When do chicks begin to roost?

Discussion in 'Raising Baby Chicks' started by littlelemon, Oct 11, 2007.

  1. littlelemon

    littlelemon Chillin' With My Peeps

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    My 8 chicks are almost 3 months old. I have recently combined them in the coop with my two hens. I thought that once they were in there they would begin to roost at night, but they still just pile up on each other in the corner of the coop(in the droppings pit [​IMG]). I didn't think that I would need to show them how to roost. In fact, I actually put one of our young roos in with the hens a week before the others went in, and he began to roost at night with the hens. Once I combined them all though, he went right back to sleeping on the floor with the others. What gives?
     
  2. MissPrissy

    MissPrissy Overrun With Chickens Premium Member

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    You can go out at night and put them on the roost. Eventually they will get the idea. When we raise chickens we become the big chicken so we are left to teach them what to do and how to act.
     
  3. smnytx

    smnytx Out Of The Brooder

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    I didn't know any better, and put a little roosting stick (meant for songbirds - found it at Pet Smart) in my chicks' brooder. They figured it out quickly. They are now 18 days old and spend a lot of their time on it. They're in a cage on the back porch now, and I added a second one (stepped up a little higher). I caught my alpha-pullet flying from the roost to the top of the feeder. :eek:

    I have no idea if there's a "too young" for roosting. My girls love it, and will also sit on a finger or on top of my kid's head.
     
  4. smnytx

    smnytx Out Of The Brooder

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    Sep 9, 2007
    I didn't know any better, and put a little roosting stick (meant for songbirds - found it at Pet Smart) in my chicks' brooder. They figured it out quickly. They are now 18 days old and spend a lot of their time on it. They're in a cage on the back porch now, and I added a second one (stepped up a little higher). I caught my alpha-pullet flying from the roost to the top of the feeder. :eek:

    I have no idea if there's a "too young" for roosting. My girls love it, and will also sit on a finger or on top of my kid's head.
     
  5. littlelemon

    littlelemon Chillin' With My Peeps

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    Quote:Thank you. I went in and put them on the roost last night, and they stayed there (except for our runt, who jumped right off). I don't know if they slept there, but I am willing to place them on the roost at night until they get it. I don't like them sleeping in the droppings pit under the hens!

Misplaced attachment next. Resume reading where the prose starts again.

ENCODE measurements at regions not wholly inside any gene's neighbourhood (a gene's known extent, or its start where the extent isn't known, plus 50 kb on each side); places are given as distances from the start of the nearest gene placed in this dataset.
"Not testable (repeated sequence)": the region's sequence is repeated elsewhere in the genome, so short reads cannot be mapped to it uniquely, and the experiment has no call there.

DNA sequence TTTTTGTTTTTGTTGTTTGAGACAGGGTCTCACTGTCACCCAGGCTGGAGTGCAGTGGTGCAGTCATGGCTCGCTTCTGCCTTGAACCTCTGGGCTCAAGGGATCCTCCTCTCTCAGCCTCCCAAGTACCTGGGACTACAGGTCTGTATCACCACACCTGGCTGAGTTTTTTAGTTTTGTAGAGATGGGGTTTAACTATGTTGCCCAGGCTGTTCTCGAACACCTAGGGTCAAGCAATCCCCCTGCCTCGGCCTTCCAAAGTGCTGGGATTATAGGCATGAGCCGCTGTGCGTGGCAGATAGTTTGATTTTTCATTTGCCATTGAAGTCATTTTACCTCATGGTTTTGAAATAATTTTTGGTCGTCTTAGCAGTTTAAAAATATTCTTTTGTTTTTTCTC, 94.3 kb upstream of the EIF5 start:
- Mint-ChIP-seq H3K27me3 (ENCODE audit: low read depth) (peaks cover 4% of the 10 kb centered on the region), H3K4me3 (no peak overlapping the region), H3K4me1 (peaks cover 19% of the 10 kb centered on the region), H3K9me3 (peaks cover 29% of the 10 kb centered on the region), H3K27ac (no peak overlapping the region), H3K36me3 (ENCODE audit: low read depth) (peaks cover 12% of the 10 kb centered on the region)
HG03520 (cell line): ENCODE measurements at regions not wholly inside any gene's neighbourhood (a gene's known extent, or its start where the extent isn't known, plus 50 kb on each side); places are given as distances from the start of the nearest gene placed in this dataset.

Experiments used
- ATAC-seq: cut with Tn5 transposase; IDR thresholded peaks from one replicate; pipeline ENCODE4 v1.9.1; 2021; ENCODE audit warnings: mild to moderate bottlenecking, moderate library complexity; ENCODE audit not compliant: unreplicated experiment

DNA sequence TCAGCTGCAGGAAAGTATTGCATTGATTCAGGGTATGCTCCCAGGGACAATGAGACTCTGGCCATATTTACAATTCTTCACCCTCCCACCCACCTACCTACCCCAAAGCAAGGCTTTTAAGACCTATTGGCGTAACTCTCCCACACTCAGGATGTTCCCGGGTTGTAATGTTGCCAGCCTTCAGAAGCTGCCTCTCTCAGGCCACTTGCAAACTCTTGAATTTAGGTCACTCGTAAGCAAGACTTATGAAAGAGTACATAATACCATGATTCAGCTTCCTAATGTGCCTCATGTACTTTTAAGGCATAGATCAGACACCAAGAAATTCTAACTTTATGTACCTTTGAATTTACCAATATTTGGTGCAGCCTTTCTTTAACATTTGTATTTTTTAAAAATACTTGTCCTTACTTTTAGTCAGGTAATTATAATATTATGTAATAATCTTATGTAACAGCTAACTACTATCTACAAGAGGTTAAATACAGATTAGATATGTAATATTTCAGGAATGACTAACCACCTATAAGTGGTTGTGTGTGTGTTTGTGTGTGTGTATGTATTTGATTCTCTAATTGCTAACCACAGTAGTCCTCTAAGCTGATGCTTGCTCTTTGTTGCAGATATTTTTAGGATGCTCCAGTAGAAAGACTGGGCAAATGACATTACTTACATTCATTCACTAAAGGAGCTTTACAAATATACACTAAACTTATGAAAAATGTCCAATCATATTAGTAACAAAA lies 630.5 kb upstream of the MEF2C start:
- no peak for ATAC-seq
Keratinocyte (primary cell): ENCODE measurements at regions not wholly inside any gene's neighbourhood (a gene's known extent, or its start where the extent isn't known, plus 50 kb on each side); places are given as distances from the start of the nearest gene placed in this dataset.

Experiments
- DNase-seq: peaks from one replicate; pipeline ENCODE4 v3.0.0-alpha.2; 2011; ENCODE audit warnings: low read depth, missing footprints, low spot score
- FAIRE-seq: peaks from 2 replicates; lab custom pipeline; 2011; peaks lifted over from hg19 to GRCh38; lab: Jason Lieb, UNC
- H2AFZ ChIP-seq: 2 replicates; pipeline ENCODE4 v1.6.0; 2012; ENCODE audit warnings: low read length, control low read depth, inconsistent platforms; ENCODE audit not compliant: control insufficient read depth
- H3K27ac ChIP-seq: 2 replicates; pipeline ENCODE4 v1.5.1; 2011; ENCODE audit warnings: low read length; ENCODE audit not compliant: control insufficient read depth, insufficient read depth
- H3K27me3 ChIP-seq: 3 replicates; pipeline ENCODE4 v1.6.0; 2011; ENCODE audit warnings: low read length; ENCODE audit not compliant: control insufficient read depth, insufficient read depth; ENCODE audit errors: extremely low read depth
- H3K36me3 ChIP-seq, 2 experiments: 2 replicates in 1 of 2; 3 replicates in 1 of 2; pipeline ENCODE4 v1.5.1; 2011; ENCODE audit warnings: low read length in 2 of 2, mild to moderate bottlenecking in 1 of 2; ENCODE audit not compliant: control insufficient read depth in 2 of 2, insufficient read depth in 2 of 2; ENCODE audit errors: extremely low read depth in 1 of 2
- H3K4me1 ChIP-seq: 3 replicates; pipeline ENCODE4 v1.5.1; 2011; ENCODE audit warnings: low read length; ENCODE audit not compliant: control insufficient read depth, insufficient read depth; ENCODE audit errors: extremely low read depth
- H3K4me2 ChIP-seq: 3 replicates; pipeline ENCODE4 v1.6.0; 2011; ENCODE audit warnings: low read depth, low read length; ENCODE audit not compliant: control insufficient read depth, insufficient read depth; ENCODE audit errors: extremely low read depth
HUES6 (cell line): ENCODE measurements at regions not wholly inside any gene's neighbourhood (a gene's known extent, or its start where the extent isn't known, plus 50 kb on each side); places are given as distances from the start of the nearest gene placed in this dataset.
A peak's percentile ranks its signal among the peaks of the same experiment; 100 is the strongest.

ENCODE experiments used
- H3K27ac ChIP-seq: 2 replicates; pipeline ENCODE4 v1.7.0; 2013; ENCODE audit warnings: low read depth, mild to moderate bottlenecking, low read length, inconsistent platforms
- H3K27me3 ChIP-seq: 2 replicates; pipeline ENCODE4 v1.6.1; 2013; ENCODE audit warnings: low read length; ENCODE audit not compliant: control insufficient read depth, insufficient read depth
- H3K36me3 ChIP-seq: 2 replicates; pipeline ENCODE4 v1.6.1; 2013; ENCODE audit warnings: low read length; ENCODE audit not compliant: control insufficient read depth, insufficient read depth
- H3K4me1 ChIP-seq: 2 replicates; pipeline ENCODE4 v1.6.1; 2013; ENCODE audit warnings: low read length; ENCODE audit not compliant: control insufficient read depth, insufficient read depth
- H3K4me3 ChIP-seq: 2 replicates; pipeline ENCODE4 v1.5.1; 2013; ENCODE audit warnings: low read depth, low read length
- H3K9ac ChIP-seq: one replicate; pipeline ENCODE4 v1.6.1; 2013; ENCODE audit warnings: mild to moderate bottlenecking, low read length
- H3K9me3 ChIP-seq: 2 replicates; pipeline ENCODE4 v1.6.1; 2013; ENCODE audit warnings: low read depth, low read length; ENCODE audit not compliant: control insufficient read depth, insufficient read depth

6. littlelemon

    littlelemon Chillin' With My Peeps

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    Quote:I used a broomstick in my chick tractor before I moved them to the big girls coop. They would sit on it and play, but never sleep on it. I thought it was a maturity thing.
     
  7. hipmarye

    hipmarye Chillin' With My Peeps

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    If they don't have a way to access the roost they will stay on the ground. You may need two poles so they can hop from one to the other. We had ours at and angle and they could get to so they huddle together in the corner. Also, make sure there is 18 inches of length per bird.
     
  8. littlelemon

    littlelemon Chillin' With My Peeps

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    They are roosting now. I did as the other poster suggested and placed them on the roost each night. They got the hang of it really quickly.

    Do they really need 18" per bird? Mine all huddle together to keep warm and they seem to have plenty of room. I have 10 birds(soon to be 9) and 2 seperate roosts which equal 7 feet of roost together. According to my calculations 7 feet is only enough room for 4.5 birds! 18" seems a bit excessive to me.
     
  9. Barnyard Dawg

    Barnyard Dawg Chillin' With My Peeps

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    We have two hen houses one for the adults and one for the chicks. We have lower roost where the chicks are and they start using them early I would say around 3 weeks old.
     
  10. ruth

    ruth Life is a Journey

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    Quote:I did a very similar thing. I had my new baby chicks in a card board box and just broke off the bottom of a wooden pants hanger and stuck it through the corners of the box, very low, to make perches for them. They began using them immediately and they were only a few days old.

    Later when they were moved to a hutch that had a roost they naturally used it and when in the run, they use the low bushes and tree limbs. I believe its naturally instinctive for them to roost - most that are raised in brooders without roosts just haven't learned how to use them.
     

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